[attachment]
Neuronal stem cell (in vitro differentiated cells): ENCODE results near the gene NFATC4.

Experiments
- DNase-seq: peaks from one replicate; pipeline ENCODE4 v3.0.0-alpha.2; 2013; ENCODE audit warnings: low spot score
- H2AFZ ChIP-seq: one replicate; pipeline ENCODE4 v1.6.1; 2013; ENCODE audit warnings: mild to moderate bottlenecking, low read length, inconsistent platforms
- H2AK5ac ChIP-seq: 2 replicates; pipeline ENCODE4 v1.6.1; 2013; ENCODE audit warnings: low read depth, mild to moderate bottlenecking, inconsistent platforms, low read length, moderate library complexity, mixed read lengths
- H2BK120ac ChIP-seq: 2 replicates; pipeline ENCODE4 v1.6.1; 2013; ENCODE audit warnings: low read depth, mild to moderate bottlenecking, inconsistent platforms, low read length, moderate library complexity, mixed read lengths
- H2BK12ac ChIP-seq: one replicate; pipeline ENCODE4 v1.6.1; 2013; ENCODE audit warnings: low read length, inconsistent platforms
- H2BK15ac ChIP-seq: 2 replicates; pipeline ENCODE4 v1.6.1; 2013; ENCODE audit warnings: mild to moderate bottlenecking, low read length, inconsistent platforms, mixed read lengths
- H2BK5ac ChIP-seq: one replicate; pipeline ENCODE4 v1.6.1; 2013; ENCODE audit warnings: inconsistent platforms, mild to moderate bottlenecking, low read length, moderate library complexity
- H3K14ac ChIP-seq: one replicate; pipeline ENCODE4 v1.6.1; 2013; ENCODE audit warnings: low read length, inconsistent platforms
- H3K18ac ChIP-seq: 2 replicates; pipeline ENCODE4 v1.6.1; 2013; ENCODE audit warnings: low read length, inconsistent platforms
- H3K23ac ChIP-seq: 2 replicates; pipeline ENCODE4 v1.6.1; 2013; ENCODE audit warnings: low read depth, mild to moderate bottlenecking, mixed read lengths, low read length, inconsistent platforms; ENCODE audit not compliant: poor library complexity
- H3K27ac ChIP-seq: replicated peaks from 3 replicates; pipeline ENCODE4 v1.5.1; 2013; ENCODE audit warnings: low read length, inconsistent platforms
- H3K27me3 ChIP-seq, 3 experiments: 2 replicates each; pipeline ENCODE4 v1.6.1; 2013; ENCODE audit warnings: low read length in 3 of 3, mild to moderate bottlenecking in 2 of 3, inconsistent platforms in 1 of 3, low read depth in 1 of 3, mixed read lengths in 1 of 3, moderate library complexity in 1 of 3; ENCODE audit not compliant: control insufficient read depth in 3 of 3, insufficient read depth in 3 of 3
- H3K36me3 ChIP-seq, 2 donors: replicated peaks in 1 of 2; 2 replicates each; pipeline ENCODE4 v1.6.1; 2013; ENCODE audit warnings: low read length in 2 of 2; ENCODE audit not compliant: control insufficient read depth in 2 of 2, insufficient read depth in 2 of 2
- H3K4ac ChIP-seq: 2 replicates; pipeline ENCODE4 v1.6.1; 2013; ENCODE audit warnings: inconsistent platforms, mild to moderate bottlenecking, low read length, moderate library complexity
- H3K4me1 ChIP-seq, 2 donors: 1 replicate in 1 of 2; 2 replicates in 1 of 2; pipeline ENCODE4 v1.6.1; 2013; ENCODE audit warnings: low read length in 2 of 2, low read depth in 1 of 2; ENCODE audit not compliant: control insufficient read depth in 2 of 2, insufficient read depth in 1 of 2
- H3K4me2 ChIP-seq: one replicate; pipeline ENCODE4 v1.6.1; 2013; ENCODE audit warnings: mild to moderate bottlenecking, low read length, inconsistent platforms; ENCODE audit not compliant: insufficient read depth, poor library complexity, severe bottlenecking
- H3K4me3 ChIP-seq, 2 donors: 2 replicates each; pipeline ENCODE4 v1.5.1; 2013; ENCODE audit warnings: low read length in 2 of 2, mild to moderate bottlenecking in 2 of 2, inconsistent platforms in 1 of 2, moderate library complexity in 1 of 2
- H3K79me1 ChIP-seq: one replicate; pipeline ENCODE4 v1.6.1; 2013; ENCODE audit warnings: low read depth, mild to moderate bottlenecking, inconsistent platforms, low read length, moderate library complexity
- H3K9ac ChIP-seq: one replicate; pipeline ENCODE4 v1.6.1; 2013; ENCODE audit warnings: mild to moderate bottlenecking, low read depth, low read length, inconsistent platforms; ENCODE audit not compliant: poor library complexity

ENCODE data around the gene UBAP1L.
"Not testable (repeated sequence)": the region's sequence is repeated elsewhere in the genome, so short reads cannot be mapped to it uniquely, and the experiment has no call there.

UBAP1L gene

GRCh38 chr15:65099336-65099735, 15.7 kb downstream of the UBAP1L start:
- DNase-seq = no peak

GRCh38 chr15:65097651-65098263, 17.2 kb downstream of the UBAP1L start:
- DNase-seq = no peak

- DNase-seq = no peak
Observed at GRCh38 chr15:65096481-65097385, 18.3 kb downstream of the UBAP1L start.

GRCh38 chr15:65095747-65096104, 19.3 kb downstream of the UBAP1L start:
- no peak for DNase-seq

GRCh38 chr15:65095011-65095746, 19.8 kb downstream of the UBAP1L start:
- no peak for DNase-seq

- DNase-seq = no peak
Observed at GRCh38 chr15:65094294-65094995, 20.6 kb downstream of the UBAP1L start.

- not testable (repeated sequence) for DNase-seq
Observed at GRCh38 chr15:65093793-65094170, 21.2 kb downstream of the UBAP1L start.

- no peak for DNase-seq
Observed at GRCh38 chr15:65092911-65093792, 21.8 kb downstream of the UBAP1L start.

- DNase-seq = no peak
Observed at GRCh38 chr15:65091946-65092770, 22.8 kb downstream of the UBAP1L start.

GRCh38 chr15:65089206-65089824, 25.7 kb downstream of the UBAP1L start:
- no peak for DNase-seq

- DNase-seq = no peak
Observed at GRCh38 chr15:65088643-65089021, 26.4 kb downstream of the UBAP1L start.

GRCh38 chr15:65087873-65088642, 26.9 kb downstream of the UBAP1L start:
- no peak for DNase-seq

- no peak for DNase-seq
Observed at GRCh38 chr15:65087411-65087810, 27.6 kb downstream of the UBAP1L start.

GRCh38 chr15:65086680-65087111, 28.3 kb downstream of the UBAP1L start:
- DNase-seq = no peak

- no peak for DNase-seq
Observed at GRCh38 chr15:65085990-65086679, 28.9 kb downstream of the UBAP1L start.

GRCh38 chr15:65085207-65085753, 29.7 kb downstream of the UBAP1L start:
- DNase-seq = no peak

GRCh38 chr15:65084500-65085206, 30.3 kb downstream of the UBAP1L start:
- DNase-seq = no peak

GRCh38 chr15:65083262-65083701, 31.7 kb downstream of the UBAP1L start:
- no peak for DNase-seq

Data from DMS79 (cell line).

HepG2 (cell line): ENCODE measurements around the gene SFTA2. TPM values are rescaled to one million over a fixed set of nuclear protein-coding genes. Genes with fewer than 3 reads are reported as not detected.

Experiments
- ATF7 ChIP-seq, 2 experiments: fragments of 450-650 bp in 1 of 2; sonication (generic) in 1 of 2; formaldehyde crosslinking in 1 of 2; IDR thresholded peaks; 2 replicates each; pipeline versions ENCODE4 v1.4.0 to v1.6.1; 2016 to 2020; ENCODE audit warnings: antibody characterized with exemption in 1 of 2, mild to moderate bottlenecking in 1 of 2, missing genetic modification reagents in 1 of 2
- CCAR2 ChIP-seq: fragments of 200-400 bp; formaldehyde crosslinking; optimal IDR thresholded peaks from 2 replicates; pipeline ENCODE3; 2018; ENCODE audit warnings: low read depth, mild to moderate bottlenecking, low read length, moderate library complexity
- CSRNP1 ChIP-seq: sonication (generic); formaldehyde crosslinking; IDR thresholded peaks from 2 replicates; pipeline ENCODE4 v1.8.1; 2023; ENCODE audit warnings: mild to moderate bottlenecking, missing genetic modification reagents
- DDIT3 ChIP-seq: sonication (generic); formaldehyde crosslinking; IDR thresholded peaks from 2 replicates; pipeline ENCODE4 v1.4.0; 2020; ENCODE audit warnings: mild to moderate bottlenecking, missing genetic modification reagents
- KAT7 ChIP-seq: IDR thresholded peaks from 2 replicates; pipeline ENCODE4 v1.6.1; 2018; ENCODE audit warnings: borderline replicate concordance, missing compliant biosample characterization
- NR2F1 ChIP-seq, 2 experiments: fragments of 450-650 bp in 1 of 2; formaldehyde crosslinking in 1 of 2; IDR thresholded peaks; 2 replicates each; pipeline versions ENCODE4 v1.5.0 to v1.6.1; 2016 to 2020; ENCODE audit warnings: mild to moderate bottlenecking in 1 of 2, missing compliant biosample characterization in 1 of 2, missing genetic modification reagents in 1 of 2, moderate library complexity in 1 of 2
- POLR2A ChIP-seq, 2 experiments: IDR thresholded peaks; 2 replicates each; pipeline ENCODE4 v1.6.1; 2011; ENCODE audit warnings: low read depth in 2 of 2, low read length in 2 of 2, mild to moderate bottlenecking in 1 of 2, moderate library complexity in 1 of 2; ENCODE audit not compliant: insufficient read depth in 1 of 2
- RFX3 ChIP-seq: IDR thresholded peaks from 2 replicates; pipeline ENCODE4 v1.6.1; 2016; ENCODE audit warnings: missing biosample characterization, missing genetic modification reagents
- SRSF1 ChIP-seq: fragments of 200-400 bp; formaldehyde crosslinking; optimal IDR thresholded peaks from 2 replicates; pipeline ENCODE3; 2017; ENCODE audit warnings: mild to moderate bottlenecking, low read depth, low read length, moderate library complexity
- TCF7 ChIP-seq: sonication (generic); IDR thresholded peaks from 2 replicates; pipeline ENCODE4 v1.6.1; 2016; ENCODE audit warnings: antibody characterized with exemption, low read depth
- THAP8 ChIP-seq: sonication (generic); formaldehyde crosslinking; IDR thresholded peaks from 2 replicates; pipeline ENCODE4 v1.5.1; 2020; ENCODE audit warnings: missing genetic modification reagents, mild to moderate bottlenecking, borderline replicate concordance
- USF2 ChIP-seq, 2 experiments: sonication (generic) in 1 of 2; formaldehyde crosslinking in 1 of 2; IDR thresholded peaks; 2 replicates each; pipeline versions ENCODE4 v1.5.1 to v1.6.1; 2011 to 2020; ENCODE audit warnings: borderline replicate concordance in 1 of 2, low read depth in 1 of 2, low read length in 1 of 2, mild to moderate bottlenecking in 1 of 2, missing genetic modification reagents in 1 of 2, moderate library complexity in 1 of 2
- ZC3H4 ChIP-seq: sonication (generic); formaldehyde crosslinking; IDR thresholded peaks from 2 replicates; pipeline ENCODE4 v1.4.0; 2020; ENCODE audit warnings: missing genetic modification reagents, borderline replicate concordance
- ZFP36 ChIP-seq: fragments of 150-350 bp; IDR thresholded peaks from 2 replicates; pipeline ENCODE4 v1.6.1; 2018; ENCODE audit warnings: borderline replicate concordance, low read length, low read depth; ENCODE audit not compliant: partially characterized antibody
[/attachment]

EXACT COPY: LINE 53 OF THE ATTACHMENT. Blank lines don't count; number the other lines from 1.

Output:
- no peak for DNase-seq